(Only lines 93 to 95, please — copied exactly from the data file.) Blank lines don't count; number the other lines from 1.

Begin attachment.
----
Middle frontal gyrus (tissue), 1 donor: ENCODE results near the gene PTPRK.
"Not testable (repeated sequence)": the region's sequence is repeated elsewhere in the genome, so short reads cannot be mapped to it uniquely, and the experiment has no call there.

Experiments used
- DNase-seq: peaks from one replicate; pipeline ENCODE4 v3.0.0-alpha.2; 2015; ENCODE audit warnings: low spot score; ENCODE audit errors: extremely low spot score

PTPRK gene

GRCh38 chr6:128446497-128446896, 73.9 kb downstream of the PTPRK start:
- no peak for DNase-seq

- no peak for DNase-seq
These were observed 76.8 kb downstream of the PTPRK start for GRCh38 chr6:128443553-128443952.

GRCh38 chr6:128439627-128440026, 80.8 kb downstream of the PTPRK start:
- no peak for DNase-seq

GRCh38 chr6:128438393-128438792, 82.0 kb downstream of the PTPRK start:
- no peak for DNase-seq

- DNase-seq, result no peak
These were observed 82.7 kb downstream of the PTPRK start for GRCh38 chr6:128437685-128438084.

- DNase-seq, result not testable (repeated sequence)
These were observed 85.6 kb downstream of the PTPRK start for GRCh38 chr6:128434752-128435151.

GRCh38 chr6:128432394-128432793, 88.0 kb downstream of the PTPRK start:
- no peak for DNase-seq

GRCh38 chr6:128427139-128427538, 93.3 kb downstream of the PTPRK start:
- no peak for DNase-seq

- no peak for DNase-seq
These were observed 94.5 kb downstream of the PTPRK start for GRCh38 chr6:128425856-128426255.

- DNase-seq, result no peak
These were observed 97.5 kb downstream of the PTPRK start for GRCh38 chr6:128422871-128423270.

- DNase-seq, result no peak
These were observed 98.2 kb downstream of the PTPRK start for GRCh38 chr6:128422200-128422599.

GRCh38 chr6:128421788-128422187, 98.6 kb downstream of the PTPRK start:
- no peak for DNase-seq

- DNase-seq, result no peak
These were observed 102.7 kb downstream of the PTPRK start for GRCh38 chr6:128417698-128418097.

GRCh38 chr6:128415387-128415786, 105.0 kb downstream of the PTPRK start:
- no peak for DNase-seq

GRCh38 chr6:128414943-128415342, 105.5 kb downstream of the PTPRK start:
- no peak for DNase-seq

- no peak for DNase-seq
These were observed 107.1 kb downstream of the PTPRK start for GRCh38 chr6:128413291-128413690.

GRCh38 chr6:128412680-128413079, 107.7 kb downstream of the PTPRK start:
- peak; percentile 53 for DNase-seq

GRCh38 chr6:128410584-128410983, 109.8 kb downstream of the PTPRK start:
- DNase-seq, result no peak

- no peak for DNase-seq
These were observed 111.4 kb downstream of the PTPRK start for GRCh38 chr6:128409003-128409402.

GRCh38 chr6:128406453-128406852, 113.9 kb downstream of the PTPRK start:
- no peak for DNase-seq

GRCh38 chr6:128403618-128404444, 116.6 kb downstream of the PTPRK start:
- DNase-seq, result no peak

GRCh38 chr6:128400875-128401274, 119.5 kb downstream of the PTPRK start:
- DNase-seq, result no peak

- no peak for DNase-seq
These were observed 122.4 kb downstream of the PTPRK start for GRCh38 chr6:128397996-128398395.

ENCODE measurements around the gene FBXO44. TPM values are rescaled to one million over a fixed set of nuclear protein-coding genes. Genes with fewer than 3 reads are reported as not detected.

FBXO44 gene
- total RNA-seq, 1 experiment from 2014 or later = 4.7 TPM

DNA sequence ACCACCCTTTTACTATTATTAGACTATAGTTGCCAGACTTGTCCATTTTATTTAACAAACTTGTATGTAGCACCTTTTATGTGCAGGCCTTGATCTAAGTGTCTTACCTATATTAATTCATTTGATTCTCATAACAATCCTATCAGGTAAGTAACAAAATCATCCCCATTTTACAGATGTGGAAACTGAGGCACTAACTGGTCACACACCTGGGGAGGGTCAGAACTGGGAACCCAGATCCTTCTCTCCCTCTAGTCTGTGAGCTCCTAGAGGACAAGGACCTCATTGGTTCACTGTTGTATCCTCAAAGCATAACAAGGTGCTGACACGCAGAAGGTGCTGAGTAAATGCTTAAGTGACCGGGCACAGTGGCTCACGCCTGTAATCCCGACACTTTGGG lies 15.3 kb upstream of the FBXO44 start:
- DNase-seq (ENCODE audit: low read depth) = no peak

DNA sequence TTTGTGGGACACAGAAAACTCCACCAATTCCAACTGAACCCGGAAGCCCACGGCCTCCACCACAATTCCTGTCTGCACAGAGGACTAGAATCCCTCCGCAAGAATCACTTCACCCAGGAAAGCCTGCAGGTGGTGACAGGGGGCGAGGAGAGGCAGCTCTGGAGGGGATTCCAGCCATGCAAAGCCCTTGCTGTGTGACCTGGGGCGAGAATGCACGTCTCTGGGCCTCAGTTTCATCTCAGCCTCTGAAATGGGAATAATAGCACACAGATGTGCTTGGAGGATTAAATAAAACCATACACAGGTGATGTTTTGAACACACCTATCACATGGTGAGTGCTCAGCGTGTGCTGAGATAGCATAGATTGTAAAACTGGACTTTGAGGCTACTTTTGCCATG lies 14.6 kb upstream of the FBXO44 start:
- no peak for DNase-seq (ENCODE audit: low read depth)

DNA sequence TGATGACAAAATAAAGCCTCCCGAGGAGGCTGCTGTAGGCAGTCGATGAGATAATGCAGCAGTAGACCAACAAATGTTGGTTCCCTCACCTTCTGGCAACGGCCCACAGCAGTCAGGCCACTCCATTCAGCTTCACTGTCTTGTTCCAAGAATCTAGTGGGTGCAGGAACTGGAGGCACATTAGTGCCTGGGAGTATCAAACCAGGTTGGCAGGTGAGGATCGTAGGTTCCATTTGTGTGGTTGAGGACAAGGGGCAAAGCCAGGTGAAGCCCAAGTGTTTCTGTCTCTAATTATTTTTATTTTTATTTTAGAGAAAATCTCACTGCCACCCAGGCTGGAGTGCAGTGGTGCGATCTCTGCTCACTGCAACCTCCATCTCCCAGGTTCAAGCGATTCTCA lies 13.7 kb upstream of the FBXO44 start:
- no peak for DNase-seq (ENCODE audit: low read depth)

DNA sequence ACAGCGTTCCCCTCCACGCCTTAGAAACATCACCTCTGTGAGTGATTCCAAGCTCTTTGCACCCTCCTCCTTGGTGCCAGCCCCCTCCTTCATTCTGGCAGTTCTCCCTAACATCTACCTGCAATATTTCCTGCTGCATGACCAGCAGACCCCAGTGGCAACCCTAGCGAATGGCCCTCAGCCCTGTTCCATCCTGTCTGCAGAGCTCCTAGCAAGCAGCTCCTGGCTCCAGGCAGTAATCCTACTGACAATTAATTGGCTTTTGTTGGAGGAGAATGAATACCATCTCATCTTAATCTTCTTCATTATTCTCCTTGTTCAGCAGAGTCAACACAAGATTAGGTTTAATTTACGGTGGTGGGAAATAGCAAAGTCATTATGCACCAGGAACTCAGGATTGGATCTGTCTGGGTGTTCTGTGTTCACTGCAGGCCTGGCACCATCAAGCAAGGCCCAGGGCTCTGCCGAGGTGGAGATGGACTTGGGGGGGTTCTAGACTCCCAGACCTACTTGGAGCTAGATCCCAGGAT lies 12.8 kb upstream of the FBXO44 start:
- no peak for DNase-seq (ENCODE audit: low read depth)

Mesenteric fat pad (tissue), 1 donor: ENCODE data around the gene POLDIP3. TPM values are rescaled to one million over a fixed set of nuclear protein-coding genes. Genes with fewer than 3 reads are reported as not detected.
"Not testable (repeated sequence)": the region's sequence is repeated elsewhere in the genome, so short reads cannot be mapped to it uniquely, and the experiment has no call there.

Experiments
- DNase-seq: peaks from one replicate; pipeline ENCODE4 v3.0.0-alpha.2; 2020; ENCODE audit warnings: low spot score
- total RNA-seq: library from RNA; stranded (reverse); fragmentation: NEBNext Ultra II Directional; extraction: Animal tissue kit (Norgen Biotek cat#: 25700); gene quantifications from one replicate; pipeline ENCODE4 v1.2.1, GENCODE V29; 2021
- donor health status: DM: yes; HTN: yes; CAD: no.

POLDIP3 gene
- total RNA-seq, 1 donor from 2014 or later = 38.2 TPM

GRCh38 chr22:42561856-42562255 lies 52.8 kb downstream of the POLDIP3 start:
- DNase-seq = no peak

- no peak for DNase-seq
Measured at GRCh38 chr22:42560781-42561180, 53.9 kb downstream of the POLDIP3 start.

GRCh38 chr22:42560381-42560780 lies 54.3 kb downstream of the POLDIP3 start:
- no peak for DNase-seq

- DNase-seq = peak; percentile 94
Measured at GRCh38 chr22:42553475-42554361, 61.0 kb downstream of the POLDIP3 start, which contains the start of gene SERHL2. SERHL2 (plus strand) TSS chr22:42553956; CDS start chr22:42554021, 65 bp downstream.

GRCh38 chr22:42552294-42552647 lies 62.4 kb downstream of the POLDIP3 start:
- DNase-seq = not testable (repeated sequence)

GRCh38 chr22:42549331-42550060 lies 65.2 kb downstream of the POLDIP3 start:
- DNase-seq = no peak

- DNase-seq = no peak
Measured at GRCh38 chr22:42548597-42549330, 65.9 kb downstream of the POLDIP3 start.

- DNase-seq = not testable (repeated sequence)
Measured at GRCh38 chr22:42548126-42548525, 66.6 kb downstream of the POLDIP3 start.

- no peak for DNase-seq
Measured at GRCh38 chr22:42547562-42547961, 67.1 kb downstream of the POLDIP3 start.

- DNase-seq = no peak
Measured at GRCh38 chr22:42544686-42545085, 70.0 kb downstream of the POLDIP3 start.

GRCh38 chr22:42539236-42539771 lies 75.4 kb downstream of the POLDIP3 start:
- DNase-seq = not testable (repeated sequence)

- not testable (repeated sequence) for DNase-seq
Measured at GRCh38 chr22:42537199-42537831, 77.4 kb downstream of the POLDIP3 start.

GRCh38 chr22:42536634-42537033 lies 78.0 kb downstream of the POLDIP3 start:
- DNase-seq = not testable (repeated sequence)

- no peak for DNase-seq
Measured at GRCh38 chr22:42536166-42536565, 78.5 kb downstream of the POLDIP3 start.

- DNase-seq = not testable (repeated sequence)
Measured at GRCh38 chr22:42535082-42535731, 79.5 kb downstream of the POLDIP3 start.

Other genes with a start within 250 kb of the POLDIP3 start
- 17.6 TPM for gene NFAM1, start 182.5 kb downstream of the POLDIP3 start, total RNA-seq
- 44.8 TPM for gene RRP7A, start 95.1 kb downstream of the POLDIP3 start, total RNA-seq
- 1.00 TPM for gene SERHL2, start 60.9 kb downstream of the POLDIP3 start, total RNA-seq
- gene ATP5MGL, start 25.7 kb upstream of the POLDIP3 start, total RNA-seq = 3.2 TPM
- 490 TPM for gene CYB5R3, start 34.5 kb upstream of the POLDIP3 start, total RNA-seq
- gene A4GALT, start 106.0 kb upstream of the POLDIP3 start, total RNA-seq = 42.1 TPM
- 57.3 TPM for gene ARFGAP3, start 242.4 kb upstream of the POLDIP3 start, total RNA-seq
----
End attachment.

- not testable (repeated sequence) for DNase-seq
Measured at GRCh38 chr22:42537199-42537831, 77.4 kb downstream of the POLDIP3 start.

GRCh38 chr22:42536634-42537033 lies 78.0 kb downstream of the POLDIP3 start: